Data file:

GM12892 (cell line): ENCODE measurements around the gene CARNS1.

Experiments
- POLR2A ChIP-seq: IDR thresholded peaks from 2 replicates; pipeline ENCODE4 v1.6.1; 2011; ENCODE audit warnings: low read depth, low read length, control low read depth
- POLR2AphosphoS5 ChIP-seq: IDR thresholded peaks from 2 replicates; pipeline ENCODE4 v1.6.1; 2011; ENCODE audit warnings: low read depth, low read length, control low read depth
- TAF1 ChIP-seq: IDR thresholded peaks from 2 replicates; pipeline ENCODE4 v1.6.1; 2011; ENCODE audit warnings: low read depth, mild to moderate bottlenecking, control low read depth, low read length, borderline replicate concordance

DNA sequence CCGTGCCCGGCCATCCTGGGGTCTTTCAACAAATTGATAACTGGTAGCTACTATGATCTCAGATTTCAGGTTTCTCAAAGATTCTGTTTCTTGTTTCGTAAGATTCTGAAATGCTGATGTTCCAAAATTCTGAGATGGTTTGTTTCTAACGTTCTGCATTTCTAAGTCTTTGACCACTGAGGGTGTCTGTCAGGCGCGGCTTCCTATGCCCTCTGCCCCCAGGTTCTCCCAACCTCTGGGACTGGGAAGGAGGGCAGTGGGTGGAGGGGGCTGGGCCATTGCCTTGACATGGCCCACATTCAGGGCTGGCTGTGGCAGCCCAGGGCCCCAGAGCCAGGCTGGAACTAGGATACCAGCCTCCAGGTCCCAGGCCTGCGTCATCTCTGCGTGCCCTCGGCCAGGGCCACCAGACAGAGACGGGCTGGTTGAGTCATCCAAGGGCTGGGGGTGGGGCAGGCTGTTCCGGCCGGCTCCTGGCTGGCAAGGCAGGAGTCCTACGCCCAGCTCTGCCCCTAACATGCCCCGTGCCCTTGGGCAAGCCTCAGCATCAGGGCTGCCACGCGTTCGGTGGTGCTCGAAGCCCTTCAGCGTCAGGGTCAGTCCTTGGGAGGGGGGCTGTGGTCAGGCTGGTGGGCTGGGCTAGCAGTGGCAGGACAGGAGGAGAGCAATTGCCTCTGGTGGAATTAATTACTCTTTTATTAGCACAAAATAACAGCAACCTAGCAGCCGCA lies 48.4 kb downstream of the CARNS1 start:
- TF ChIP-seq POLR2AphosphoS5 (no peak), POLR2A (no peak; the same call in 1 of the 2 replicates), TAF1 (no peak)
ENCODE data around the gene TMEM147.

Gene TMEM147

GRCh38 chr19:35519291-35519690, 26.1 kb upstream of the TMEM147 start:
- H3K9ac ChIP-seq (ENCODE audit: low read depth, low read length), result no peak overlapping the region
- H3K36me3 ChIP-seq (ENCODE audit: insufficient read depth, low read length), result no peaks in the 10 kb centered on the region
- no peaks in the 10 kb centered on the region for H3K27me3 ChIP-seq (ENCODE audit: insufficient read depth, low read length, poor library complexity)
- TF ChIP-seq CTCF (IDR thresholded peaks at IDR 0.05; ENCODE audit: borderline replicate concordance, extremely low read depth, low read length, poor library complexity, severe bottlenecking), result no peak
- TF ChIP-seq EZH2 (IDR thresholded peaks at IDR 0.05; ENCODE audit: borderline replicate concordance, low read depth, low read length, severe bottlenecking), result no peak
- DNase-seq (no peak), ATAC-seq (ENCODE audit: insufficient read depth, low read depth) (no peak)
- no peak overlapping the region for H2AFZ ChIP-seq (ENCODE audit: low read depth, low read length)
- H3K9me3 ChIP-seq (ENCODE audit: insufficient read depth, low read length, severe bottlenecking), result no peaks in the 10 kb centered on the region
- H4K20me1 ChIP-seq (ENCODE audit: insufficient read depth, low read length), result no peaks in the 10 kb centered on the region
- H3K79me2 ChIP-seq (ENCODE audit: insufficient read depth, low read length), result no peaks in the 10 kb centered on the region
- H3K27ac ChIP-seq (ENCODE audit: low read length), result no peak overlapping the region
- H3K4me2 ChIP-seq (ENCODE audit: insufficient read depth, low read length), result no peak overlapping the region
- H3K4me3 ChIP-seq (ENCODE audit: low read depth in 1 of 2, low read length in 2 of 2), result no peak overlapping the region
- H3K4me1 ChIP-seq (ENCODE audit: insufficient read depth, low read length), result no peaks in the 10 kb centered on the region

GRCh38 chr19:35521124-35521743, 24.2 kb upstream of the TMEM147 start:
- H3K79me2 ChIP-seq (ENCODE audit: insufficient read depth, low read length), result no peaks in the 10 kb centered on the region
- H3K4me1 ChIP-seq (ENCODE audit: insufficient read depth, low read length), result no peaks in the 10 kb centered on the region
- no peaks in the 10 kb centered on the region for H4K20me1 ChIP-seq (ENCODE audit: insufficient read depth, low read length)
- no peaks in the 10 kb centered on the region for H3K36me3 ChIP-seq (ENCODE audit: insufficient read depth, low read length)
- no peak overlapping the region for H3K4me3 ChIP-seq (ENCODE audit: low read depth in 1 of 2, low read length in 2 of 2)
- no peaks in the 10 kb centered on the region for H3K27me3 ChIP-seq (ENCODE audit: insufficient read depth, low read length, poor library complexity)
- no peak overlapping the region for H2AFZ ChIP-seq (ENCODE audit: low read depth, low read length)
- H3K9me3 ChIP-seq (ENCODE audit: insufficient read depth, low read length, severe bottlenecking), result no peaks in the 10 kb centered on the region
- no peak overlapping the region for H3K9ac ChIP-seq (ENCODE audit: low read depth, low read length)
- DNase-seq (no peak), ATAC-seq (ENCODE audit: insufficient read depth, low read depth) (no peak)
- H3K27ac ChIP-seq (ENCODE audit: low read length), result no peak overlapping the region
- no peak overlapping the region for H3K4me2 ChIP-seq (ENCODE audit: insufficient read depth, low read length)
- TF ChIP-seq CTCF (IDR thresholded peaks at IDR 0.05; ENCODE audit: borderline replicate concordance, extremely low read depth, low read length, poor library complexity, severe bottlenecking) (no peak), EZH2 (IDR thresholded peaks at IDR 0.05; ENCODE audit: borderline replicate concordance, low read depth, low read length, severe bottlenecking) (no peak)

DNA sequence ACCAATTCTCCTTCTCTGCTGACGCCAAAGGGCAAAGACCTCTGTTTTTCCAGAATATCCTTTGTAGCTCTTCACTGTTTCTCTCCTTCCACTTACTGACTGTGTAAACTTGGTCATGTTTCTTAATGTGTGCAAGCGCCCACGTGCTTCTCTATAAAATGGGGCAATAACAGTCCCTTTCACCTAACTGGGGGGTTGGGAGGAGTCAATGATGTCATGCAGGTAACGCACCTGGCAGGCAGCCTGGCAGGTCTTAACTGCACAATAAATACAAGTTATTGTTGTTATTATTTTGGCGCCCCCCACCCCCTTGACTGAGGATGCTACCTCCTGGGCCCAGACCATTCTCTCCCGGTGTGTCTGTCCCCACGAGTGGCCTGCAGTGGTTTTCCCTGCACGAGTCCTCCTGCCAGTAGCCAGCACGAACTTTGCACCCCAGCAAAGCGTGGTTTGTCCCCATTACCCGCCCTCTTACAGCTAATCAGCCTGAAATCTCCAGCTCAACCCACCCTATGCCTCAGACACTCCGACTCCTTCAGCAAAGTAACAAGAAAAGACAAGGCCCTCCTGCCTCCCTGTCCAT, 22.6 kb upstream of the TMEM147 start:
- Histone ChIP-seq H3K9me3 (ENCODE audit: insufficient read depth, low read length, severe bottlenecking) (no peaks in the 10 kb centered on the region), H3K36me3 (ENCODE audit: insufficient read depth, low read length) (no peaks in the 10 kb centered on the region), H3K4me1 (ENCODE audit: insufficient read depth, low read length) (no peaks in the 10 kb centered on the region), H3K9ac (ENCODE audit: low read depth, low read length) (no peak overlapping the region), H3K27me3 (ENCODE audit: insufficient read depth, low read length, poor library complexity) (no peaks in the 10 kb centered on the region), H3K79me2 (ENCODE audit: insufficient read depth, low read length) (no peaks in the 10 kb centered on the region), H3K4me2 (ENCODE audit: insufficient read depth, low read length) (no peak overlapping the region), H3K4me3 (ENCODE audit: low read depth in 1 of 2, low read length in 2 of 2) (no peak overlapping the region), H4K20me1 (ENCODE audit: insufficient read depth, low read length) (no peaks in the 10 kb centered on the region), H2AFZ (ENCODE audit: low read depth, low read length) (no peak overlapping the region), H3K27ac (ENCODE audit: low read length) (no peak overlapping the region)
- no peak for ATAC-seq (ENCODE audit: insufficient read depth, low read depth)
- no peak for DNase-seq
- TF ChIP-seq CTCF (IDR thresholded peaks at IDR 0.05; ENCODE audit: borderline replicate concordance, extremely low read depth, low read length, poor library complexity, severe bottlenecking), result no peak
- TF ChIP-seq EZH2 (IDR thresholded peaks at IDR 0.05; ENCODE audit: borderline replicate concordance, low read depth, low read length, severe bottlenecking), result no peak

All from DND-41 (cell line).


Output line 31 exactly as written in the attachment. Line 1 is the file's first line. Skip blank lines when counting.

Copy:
- no peaks in the 10 kb centered on the region for H3K27me3 ChIP-seq (ENCODE audit: insufficient read depth, low read length, poor library complexity)